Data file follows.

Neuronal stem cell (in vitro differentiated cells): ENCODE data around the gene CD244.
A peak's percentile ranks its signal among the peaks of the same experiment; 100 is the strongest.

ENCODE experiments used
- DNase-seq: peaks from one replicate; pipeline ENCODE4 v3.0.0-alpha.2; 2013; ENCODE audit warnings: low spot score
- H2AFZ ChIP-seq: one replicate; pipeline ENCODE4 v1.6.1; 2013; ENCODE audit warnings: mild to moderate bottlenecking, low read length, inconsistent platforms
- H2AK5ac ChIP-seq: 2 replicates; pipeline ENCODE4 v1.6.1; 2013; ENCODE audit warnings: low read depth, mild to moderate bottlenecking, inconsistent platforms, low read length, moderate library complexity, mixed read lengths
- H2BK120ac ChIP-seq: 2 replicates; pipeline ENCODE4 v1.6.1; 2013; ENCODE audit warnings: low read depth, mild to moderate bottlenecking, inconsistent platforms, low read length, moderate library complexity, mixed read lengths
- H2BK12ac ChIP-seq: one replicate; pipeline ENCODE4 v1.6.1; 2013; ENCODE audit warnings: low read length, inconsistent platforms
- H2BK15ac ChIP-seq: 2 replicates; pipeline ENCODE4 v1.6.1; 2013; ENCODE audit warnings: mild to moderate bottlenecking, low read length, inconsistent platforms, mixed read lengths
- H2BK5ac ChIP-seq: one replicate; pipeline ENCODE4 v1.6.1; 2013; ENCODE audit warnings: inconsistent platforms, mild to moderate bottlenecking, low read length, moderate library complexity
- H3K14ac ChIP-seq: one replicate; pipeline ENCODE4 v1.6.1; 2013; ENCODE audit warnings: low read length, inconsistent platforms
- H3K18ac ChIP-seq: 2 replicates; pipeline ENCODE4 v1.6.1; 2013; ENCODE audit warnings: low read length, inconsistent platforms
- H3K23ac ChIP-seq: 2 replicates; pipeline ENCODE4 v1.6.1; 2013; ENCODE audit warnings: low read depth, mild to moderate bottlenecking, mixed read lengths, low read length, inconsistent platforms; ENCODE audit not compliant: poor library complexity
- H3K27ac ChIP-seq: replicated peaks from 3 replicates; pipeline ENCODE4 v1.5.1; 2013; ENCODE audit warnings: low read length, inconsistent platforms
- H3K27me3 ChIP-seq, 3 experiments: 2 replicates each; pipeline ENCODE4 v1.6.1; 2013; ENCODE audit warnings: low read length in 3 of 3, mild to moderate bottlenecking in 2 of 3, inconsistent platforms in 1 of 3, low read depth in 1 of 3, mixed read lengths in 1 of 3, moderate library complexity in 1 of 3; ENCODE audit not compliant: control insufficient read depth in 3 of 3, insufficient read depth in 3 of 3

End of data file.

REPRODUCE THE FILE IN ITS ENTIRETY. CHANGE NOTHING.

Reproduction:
Neuronal stem cell (in vitro differentiated cells): ENCODE data around the gene CD244.
A peak's percentile ranks its signal among the peaks of the same experiment; 100 is the strongest.

ENCODE experiments used
- DNase-seq: peaks from one replicate; pipeline ENCODE4 v3.0.0-alpha.2; 2013; ENCODE audit warnings: low spot score
- H2AFZ ChIP-seq: one replicate; pipeline ENCODE4 v1.6.1; 2013; ENCODE audit warnings: mild to moderate bottlenecking, low read length, inconsistent platforms
- H2AK5ac ChIP-seq: 2 replicates; pipeline ENCODE4 v1.6.1; 2013; ENCODE audit warnings: low read depth, mild to moderate bottlenecking, inconsistent platforms, low read length, moderate library complexity, mixed read lengths
- H2BK120ac ChIP-seq: 2 replicates; pipeline ENCODE4 v1.6.1; 2013; ENCODE audit warnings: low read depth, mild to moderate bottlenecking, inconsistent platforms, low read length, moderate library complexity, mixed read lengths
- H2BK12ac ChIP-seq: one replicate; pipeline ENCODE4 v1.6.1; 2013; ENCODE audit warnings: low read length, inconsistent platforms
- H2BK15ac ChIP-seq: 2 replicates; pipeline ENCODE4 v1.6.1; 2013; ENCODE audit warnings: mild to moderate bottlenecking, low read length, inconsistent platforms, mixed read lengths
- H2BK5ac ChIP-seq: one replicate; pipeline ENCODE4 v1.6.1; 2013; ENCODE audit warnings: inconsistent platforms, mild to moderate bottlenecking, low read length, moderate library complexity
- H3K14ac ChIP-seq: one replicate; pipeline ENCODE4 v1.6.1; 2013; ENCODE audit warnings: low read length, inconsistent platforms
- H3K18ac ChIP-seq: 2 replicates; pipeline ENCODE4 v1.6.1; 2013; ENCODE audit warnings: low read length, inconsistent platforms
- H3K23ac ChIP-seq: 2 replicates; pipeline ENCODE4 v1.6.1; 2013; ENCODE audit warnings: low read depth, mild to moderate bottlenecking, mixed read lengths, low read length, inconsistent platforms; ENCODE audit not compliant: poor library complexity
- H3K27ac ChIP-seq: replicated peaks from 3 replicates; pipeline ENCODE4 v1.5.1; 2013; ENCODE audit warnings: low read length, inconsistent platforms
- H3K27me3 ChIP-seq, 3 experiments: 2 replicates each; pipeline ENCODE4 v1.6.1; 2013; ENCODE audit warnings: low read length in 3 of 3, mild to moderate bottlenecking in 2 of 3, inconsistent platforms in 1 of 3, low read depth in 1 of 3, mixed read lengths in 1 of 3, moderate library complexity in 1 of 3; ENCODE audit not compliant: control insufficient read depth in 3 of 3, insufficient read depth in 3 of 3